Comment: Voting yes on defining terms

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Voting yes on defining terms

As to anarchy:

http://dwardmac.pitzer.edu/anarchist_archives/bright/andrews...

"Another of Proudhon's startling paradoxes, seemingly so at least, and I think we shall see really so, is the use of the term anarchy, to denote not chaos and confusion, but the basis of order in the freedom of the individual from the control of others. Etymologically, this use of the term has a show of reason as it merely means absence of government, and a writer has the right, if he choose so to revert to etymological origins; and frequently there is a great advantage in so doing. There is a loss it is true in the temporary obfuscation of the mind of the reader, but, it may be, a more than compensating advantage in arousing deeper thought, or in furnishing a securer technicality. But in this ease the disadvantage is certainly incurred; and neither advantage is secured. There are two very different things covered by the term government: personal government by arbitrium, and the government of inherent laws and principles. Proudhon is denying the rightfulness of the former, and affirming the latter. Now the Greek arche meant both of these things; but if either more peculiarly than the other, it meant the government of laws and principles, whence the negation of such rule by the prefix an has meant, and rightly means, chaos. Proudhon undertakes to make the Greek word mean exclusively the other idea, whereby he spoils one excellent technicality without getting for his other purpose a secure and good one in place of it."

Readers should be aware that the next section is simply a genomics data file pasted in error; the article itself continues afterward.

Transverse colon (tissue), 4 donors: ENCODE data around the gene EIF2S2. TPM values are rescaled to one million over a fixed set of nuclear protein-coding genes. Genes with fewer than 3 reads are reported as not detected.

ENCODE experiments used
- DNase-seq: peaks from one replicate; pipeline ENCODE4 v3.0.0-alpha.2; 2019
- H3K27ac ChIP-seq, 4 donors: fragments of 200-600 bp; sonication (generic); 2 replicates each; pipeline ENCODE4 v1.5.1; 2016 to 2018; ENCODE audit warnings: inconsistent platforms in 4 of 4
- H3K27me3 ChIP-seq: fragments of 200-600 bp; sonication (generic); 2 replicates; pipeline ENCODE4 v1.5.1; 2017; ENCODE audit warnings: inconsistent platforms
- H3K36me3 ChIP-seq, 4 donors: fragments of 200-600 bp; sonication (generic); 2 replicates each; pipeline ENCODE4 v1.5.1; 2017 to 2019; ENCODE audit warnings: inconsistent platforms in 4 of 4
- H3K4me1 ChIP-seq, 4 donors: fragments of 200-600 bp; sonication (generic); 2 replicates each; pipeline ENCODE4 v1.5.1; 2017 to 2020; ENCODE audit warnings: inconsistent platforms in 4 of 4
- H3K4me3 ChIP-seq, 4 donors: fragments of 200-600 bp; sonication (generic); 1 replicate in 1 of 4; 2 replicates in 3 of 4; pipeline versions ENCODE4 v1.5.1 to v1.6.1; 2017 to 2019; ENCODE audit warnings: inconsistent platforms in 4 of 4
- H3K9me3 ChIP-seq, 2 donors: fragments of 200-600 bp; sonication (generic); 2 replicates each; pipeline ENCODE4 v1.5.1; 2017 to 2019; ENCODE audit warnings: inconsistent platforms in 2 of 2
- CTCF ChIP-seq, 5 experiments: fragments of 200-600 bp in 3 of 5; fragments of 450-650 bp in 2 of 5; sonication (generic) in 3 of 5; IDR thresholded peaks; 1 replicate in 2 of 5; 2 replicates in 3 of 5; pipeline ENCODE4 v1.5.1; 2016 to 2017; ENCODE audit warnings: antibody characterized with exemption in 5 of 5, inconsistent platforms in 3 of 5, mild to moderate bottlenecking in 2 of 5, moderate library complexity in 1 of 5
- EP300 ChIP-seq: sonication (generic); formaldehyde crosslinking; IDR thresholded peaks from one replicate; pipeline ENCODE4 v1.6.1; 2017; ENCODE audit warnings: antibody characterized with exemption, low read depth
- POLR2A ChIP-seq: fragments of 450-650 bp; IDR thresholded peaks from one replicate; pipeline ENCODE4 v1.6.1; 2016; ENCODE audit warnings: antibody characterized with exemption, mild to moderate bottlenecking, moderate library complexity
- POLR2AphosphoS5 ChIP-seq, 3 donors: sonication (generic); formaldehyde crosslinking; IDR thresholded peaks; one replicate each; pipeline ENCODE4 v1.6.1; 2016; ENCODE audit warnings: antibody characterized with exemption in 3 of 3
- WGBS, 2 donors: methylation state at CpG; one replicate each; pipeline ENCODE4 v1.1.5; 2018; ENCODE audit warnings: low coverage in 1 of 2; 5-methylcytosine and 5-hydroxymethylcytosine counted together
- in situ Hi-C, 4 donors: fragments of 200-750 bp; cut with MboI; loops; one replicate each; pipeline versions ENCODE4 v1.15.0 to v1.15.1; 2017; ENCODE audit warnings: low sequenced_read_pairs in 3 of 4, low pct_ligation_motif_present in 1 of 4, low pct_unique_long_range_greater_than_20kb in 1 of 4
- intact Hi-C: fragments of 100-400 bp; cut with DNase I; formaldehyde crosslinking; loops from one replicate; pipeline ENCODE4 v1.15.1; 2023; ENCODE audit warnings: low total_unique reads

There is evidence suggesting that the use of the word causes problems, and since that suggestion was made the actual problems suggested continue.

Liberty is a useful word in this context as the word Liberty appears not to be so easily mistook, misleading, or misunderstood.

Joe